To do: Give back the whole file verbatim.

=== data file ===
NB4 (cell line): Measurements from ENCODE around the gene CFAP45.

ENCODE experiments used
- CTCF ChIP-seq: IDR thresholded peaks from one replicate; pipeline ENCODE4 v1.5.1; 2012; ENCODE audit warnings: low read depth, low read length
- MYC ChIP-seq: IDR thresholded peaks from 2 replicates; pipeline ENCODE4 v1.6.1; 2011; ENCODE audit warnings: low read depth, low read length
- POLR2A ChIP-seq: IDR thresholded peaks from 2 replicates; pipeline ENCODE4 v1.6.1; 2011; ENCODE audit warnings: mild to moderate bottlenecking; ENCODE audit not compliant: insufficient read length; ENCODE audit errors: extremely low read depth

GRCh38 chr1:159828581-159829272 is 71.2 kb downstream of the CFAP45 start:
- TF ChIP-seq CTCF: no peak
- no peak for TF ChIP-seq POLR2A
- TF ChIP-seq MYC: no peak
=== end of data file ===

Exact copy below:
NB4 (cell line): Measurements from ENCODE around the gene CFAP45.

ENCODE experiments used
- CTCF ChIP-seq: IDR thresholded peaks from one replicate; pipeline ENCODE4 v1.5.1; 2012; ENCODE audit warnings: low read depth, low read length
- MYC ChIP-seq: IDR thresholded peaks from 2 replicates; pipeline ENCODE4 v1.6.1; 2011; ENCODE audit warnings: low read depth, low read length
- POLR2A ChIP-seq: IDR thresholded peaks from 2 replicates; pipeline ENCODE4 v1.6.1; 2011; ENCODE audit warnings: mild to moderate bottlenecking; ENCODE audit not compliant: insufficient read length; ENCODE audit errors: extremely low read depth

GRCh38 chr1:159828581-159829272 is 71.2 kb downstream of the CFAP45 start:
- TF ChIP-seq CTCF: no peak
- no peak for TF ChIP-seq POLR2A
- TF ChIP-seq MYC: no peak